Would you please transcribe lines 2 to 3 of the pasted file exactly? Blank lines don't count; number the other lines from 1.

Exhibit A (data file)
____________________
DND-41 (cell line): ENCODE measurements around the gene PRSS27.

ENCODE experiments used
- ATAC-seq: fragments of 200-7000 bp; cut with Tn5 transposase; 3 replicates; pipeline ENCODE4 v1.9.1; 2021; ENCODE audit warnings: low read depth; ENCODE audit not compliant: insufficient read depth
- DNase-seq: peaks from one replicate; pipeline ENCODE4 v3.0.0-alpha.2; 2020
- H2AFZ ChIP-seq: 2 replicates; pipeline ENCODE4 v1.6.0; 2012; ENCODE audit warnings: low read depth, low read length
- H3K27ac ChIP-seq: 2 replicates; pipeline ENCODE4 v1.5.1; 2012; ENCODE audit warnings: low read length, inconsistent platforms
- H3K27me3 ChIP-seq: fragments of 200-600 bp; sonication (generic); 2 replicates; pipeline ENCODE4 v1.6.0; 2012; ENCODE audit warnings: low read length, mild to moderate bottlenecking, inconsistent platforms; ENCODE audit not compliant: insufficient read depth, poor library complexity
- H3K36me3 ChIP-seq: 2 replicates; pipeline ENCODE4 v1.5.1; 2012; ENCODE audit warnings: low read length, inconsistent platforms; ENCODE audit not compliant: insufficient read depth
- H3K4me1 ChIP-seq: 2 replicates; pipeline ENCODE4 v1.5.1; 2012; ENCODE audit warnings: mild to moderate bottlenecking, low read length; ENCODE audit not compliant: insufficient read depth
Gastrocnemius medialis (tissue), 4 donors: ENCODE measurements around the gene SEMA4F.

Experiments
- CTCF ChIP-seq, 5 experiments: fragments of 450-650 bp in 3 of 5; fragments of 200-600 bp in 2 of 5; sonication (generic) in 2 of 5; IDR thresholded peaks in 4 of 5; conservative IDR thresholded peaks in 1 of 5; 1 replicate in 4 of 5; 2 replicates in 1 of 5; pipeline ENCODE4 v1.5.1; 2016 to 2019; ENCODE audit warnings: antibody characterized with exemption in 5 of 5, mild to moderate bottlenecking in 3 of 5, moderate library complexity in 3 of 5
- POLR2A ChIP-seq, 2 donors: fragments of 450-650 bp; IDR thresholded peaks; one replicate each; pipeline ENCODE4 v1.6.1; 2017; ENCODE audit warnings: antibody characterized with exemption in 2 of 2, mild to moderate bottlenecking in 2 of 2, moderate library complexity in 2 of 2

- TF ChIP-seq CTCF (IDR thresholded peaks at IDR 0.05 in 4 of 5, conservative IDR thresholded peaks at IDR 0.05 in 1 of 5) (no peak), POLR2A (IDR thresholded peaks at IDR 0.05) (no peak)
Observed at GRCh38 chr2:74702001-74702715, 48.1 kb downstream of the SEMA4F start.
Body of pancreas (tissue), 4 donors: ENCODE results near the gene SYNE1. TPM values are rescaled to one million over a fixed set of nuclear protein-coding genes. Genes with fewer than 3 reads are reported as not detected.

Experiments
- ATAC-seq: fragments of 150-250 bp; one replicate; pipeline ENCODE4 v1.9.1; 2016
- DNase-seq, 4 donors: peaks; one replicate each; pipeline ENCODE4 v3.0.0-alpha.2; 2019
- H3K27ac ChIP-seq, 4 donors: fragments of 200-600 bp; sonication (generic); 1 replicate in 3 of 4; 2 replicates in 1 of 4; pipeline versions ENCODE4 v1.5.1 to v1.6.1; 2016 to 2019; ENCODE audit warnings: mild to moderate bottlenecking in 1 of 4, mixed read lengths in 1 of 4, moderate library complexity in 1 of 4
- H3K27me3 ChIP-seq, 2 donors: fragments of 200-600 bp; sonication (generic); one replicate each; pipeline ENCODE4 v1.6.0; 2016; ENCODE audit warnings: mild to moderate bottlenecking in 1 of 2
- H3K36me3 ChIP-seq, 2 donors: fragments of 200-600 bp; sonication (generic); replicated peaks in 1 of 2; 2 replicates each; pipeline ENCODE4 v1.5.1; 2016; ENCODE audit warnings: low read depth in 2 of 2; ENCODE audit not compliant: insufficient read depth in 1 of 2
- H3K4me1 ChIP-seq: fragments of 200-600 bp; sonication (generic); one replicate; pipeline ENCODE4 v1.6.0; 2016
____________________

ENCODE experiments used
- ATAC-seq: fragments of 200-7000 bp; cut with Tn5 transposase; 3 replicates; pipeline ENCODE4 v1.9.1; 2021; ENCODE audit warnings: low read depth; ENCODE audit not compliant: insufficient read depth